Nations in Transit for 2008, a report published by the US-based rights watchdog Freedom House, has criticised Albania for failing to uphold the separation of powers between politics and the law.
The report says the separation of powers between the legislature, executive, and judiciary remains fragile and is intermittently damaged by political initiatives.
“Politicization in the public sector persists and limits the development of a professional, nonpartisan civil service, police, judiciary, electoral administration, and media,” the report reads.
“Likewise, Albania’s social and political upheaval has evolved in an uneven, and at times contradictory, manner,” it adds.
Endemic corruption continued to remain a problem during 2008, reaching the highest echelons of the centre-right government of Sali Berisha, the report noted.
“One of the most dramatic failures of the government and its ‘clean hands’ policy can be measured by the way it has handled corruption within its own ranks,” the report said.
Two key ministers faced criminal proceedings for corruption scandals in 2008. Foreign Minister Lulzim Basha was indicted in November 2008 for abuse of power and for breaking tendering rules concerning the building of the Albania-Kosovo highway.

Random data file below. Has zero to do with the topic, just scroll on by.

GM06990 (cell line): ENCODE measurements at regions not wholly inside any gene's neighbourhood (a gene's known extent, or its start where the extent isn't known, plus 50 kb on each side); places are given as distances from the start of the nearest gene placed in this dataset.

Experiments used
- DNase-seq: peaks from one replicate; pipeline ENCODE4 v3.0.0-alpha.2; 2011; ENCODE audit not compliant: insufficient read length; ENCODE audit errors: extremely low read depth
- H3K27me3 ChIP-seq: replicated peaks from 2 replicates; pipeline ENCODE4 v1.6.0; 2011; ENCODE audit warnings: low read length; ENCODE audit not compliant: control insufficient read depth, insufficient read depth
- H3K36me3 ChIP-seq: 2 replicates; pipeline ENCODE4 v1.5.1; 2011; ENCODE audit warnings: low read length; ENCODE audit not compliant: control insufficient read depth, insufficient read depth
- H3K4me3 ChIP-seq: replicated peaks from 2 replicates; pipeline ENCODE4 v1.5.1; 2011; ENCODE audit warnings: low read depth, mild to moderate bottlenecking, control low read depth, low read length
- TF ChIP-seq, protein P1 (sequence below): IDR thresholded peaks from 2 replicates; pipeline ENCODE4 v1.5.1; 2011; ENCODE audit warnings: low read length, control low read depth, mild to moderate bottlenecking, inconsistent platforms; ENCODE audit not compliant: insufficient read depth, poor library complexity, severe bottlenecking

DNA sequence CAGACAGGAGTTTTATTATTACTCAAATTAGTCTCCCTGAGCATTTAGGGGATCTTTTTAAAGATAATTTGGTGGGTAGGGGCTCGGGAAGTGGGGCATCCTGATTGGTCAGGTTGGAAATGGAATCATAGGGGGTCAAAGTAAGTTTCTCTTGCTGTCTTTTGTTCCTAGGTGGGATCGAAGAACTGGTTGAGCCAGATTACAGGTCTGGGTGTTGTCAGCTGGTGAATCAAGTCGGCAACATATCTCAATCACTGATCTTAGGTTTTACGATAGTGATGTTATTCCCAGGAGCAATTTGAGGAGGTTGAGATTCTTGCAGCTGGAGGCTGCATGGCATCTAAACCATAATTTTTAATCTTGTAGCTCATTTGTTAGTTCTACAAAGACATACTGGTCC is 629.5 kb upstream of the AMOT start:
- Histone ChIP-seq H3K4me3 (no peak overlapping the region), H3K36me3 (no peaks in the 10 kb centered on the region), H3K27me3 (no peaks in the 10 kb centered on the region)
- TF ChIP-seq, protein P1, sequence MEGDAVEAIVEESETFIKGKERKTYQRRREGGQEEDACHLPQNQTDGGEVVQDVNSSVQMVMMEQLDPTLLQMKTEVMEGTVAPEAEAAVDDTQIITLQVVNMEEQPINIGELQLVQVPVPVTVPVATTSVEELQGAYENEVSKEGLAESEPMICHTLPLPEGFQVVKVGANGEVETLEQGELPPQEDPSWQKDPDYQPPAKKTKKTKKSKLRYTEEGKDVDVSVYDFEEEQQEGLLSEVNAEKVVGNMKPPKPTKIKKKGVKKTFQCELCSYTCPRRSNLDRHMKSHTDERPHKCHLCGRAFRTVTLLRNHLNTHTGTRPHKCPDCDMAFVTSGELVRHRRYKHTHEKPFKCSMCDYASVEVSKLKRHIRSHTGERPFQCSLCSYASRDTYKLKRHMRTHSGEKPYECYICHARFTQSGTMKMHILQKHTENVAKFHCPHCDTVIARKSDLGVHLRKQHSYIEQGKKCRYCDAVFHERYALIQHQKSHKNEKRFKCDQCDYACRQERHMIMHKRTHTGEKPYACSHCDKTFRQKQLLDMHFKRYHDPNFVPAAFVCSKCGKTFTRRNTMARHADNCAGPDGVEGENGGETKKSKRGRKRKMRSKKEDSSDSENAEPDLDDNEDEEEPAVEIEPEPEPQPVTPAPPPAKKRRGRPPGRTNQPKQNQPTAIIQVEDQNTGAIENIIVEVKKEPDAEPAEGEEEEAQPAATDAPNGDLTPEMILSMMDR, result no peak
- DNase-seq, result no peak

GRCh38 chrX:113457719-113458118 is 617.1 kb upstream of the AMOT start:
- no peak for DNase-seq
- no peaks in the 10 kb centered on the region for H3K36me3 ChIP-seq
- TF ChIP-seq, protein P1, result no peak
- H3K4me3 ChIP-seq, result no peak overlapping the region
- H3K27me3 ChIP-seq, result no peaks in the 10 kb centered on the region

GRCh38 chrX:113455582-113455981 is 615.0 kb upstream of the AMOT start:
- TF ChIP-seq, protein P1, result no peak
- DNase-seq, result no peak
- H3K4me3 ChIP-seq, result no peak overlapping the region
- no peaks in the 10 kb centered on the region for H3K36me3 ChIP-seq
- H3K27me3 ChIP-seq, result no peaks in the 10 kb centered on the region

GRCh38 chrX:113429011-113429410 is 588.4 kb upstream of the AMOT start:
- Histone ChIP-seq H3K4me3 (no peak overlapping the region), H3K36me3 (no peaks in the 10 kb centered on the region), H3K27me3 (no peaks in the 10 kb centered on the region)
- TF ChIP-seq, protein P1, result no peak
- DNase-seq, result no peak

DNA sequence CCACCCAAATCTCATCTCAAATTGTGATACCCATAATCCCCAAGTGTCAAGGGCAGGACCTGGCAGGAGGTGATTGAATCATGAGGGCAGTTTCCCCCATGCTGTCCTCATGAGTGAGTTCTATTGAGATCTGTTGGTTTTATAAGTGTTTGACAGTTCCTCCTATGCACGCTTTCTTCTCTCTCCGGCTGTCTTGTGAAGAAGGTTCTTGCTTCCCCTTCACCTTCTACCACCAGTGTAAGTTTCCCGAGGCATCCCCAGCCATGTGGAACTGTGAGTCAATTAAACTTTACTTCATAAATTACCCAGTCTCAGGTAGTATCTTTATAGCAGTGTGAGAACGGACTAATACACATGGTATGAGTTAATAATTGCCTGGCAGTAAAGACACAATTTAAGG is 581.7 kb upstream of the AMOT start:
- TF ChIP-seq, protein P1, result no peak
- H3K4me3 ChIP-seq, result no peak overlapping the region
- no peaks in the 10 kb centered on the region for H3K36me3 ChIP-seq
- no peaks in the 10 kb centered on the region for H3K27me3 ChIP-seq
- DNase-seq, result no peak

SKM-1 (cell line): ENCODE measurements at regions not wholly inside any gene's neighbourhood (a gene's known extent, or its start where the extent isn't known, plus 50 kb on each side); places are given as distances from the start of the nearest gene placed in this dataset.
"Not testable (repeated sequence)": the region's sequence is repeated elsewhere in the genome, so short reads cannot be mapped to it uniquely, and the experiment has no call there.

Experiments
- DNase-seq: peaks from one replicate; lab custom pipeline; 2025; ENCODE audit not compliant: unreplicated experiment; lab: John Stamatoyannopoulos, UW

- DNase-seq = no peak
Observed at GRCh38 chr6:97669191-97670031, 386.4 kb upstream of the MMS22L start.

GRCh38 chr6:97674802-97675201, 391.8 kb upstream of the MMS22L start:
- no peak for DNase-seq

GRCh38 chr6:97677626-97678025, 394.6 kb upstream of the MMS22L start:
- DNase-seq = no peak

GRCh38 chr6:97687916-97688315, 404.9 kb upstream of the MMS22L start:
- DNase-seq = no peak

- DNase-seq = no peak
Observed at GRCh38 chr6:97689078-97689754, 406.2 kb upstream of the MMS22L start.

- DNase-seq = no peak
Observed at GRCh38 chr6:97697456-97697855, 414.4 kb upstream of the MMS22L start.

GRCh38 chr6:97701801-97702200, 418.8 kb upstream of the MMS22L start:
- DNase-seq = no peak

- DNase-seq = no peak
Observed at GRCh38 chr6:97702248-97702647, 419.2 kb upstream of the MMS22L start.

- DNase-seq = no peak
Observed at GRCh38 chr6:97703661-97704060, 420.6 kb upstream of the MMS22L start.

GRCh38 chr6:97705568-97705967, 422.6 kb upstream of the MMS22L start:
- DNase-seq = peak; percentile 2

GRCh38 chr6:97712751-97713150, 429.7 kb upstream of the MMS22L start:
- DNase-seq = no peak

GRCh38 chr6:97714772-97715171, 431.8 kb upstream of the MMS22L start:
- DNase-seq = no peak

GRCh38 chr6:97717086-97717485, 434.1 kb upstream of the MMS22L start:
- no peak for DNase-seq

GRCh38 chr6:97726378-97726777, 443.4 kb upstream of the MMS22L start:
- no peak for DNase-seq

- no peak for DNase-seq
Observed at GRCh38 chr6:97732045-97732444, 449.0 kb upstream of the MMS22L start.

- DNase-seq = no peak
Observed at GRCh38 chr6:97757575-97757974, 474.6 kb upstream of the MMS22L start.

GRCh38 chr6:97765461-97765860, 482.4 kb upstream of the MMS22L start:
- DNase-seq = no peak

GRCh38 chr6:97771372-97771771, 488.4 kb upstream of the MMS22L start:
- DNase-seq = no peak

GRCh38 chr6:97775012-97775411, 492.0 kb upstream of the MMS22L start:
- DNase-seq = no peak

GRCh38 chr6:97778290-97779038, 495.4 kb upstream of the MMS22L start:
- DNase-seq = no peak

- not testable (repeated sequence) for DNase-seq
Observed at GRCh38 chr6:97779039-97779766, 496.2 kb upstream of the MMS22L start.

In March 2008, former defence minister Fatmir Mediu was charged with abuse of power related to the blast on March 15, 2008 at a munitions depot that killed 26, wounded 302 and left over 3,000 homeless.
”Government pressure on the Office of the General Prosecutor and judges increased, particularly when General Prosecutor Ina Rama brought these cases to the court,” Freedom House said.
Although voted in by the current centre-right majority, the General Prosecutor has come under regular attack from government officials and the pro-government media for investigating top-level corruption within the government.
Berisha tried to open a parliamentary investigative commission against the prosecutor, seeking her dismissal, but was forced to back down under EU and US pressure.